10 Top-Rated Tourist Attractions in Brunswick

The old town of Braunschweig - better known to English speakers as Brunswick - is the second largest city in the Land of Lower Saxony on the River Oker. In the old town, a few enclaves of heritage buildings bear witness to the rich history of the town, while those areas destroyed in WWII have largely been rebuilt as close as possible to their original plans. Highlights of a visit include the old castle square and the cathedral, as well as numerous fascinating museums, tourist attractions, and festivals.

1 Cathedral of St. Blasius

Cathedral of St. Blasius
Cathedral of St. Blasius Chris Sobczak / photo modified

The Romanesque and Gothic Cathedral of St. Blasius (Blaise), the earliest large vaulted building in Lower Saxony, was completed in 1175 during the reign of Henry the Lion. In the nave is the tomb of Henry and his wife Mathilde from 1250, a masterpiece of Late Romanesque sculpture of the Saxon school. In front of the choir, under a brass from 1707, Emperor Otto IV and his wife Beatrix are buried (Otto died in 1218). In the high choir with its Romanesque wall paintings is a four-and-a-half-meter-high, seven-branched candelabrum presented by Henry the Lion. The oldest and most important item in the cathedral is the Imerward Crucifix from 1150, a relic from the first cathedral built on the site. English language guided tours are available.

Address: Domplatz 5, 38100 Braunschweig

2 Burgplatz and the Brunswick Lion

Burgplatz and the Brunswick Lion
Burgplatz and the Brunswick Lion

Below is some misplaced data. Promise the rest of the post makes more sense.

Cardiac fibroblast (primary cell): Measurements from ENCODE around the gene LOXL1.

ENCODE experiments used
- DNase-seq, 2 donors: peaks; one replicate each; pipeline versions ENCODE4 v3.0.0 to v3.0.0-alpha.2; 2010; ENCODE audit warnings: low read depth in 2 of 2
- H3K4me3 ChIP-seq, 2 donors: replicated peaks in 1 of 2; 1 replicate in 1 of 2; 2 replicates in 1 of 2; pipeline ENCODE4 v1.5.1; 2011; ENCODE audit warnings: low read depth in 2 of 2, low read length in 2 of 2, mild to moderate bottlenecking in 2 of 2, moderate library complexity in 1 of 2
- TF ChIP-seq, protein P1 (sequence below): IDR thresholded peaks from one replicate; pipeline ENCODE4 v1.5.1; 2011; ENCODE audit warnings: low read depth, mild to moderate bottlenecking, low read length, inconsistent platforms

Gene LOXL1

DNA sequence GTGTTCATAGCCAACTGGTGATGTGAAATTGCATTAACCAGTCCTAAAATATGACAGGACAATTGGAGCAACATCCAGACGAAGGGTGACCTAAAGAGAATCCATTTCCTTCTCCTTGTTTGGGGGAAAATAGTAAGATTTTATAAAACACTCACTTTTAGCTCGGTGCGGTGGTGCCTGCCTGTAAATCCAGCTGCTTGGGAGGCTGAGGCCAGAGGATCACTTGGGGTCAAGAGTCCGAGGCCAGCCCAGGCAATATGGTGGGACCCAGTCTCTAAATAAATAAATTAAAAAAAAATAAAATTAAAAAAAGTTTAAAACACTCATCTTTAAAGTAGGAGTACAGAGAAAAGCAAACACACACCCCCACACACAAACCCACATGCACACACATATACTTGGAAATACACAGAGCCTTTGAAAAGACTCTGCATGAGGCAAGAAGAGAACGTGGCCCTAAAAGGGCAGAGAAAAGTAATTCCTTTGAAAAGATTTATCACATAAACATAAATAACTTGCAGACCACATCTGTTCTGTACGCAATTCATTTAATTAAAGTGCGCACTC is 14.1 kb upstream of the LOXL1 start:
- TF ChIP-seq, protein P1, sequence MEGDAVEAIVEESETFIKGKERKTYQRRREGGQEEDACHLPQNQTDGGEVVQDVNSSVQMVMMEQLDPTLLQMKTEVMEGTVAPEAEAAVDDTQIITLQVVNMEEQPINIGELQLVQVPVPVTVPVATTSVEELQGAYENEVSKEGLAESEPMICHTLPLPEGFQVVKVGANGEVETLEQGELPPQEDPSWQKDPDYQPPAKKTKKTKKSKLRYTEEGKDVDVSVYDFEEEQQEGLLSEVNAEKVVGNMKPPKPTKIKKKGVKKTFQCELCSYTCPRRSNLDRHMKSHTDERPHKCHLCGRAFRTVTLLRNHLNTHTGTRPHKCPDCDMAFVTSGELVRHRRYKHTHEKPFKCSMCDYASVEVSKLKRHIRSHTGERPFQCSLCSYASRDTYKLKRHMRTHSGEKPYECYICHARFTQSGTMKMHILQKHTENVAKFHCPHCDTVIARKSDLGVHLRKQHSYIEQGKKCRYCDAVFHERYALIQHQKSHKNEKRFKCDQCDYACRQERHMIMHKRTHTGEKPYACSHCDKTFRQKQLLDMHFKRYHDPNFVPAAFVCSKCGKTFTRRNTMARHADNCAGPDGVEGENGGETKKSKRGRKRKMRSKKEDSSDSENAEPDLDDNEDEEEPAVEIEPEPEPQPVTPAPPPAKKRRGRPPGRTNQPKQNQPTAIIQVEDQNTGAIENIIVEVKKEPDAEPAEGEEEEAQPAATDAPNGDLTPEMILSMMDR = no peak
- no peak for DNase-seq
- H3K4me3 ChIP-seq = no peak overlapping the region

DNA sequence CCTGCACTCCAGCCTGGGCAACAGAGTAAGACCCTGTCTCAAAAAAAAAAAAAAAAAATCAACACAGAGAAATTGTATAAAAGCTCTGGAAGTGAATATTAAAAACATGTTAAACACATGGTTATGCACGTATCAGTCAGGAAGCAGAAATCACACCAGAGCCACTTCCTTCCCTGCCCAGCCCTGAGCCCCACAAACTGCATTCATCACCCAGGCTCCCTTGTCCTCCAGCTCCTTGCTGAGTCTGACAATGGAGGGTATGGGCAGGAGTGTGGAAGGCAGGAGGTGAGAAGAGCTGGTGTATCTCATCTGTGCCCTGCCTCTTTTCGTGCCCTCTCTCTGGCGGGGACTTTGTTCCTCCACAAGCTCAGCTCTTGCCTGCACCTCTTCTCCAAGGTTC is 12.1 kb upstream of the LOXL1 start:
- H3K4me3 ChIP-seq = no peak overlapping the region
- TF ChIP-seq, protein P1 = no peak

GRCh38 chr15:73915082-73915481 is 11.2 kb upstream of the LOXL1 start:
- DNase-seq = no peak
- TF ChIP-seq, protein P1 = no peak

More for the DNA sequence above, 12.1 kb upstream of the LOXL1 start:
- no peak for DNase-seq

In the heart of Brunswick lies the Burgplatz, probably the best place to begin your visit. Here you'll find the Cathedral of St. Blasius, as well as the lovely Burg Dankwarderode, a small castle built about 1175 by Henry the Lion (a two-story wing was added in 1887). In the center of the square is a magnificent bronze lion, presented by Henry the Lion in 1166 as a symbol of his power (the original is in the castle's museum). Another highlight is Huneborstelsches Haus, built in 1536 and now serving as a guildhall.

Address: Burgplatz, 38100 Braunschweig

3 Burg Dankwarderode

Burg Dankwarderode
Burg Dankwarderode traccer / photo modified

Completed in 1175, Burg Dankwarderode is a small castle in Burgplatz that was instigated by the legendary Henry the Lion, one of the most powerful of the German princes. It's a picturesque building, and notably devoid of defensive structures, as not long after completion, it was surrounded by other structures such as the cathedral. Today, the castle is home to the Herzog Anton Ulrich Museum, founded in 1754, with a fascinating permanent collection of medieval objects.

Address: Burgplatz 4, 38100 Braunschweig

4 The Old Town Market and Town Hall

The Old Town Market and Town Hall
The Old Town Market and Town Hall

Another public square worth exploring in Brunswick is the Old Town Market, or

Altstadtmarkt. Just a few minutes' walk southwest of the Burgplatz, the old market forms the heart of the town's former Hanseatic commercial town, having been used as a street market since the 11th century. A highlight of a visit is the beautiful Old Town Hall. This magnificent structure, built between the 13th and 15th centuries in Gothic style and originally used as a banquet hall, dominates the square and is particularly stunning when lit up at night. Other highlights include the Church of St. Martin (Martinikirche), built in 1195; the medieval Gewandhaus (Cloth Hall) from 1591, the town's finest example of Renaissance architecture; and the picturesque 17th-century Stechinelli-Haus.

5 Hagenmarkt

Hagenmarkt yeowatzup / photo modified